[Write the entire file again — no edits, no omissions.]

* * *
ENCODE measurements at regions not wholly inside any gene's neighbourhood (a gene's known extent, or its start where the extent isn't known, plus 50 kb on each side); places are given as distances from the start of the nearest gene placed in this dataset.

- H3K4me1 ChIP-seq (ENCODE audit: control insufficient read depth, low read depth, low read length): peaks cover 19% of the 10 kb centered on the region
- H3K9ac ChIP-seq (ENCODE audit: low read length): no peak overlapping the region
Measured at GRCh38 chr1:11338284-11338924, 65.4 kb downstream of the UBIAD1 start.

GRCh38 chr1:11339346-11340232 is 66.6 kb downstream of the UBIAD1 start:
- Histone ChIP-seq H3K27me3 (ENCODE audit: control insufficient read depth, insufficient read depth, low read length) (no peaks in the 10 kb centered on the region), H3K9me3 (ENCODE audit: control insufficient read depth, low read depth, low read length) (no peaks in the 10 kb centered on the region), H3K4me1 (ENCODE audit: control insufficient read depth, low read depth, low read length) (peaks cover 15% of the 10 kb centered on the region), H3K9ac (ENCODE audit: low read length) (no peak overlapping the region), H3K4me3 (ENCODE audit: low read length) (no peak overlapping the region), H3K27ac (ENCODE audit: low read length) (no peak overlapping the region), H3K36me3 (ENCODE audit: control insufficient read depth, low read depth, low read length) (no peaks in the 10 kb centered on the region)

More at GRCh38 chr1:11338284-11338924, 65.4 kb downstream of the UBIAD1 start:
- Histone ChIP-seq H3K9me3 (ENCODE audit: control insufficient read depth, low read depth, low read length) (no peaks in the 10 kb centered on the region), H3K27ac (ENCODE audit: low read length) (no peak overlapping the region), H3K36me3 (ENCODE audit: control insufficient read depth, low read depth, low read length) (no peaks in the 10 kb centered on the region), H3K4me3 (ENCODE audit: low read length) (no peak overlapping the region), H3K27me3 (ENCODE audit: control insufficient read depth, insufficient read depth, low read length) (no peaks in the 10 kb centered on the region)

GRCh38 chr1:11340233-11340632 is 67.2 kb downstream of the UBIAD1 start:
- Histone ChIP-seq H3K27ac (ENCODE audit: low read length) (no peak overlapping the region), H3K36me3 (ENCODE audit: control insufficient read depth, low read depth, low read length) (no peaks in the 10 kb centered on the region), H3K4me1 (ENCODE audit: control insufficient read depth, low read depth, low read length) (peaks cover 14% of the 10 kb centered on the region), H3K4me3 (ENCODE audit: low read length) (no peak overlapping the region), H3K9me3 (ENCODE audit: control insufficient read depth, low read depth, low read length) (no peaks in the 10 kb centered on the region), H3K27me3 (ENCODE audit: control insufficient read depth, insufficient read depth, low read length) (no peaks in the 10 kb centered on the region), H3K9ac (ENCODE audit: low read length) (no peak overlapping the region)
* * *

ENCODE measurements at regions not wholly inside any gene's neighbourhood (a gene's known extent, or its start where the extent isn't known, plus 50 kb on each side); places are given as distances from the start of the nearest gene placed in this dataset.

- H3K4me1 ChIP-seq (ENCODE audit: control insufficient read depth, low read depth, low read length): peaks cover 19% of the 10 kb centered on the region
- H3K9ac ChIP-seq (ENCODE audit: low read length): no peak overlapping the region
Measured at GRCh38 chr1:11338284-11338924, 65.4 kb downstream of the UBIAD1 start.

GRCh38 chr1:11339346-11340232 is 66.6 kb downstream of the UBIAD1 start:
- Histone ChIP-seq H3K27me3 (ENCODE audit: control insufficient read depth, insufficient read depth, low read length) (no peaks in the 10 kb centered on the region), H3K9me3 (ENCODE audit: control insufficient read depth, low read depth, low read length) (no peaks in the 10 kb centered on the region), H3K4me1 (ENCODE audit: control insufficient read depth, low read depth, low read length) (peaks cover 15% of the 10 kb centered on the region), H3K9ac (ENCODE audit: low read length) (no peak overlapping the region), H3K4me3 (ENCODE audit: low read length) (no peak overlapping the region), H3K27ac (ENCODE audit: low read length) (no peak overlapping the region), H3K36me3 (ENCODE audit: control insufficient read depth, low read depth, low read length) (no peaks in the 10 kb centered on the region)

More at GRCh38 chr1:11338284-11338924, 65.4 kb downstream of the UBIAD1 start:
- Histone ChIP-seq H3K9me3 (ENCODE audit: control insufficient read depth, low read depth, low read length) (no peaks in the 10 kb centered on the region), H3K27ac (ENCODE audit: low read length) (no peak overlapping the region), H3K36me3 (ENCODE audit: control insufficient read depth, low read depth, low read length) (no peaks in the 10 kb centered on the region), H3K4me3 (ENCODE audit: low read length) (no peak overlapping the region), H3K27me3 (ENCODE audit: control insufficient read depth, insufficient read depth, low read length) (no peaks in the 10 kb centered on the region)

GRCh38 chr1:11340233-11340632 is 67.2 kb downstream of the UBIAD1 start:
- Histone ChIP-seq H3K27ac (ENCODE audit: low read length) (no peak overlapping the region), H3K36me3 (ENCODE audit: control insufficient read depth, low read depth, low read length) (no peaks in the 10 kb centered on the region), H3K4me1 (ENCODE audit: control insufficient read depth, low read depth, low read length) (peaks cover 14% of the 10 kb centered on the region), H3K4me3 (ENCODE audit: low read length) (no peak overlapping the region), H3K9me3 (ENCODE audit: control insufficient read depth, low read depth, low read length) (no peaks in the 10 kb centered on the region), H3K27me3 (ENCODE audit: control insufficient read depth, insufficient read depth, low read length) (no peaks in the 10 kb centered on the region), H3K9ac (ENCODE audit: low read length) (no peak overlapping the region)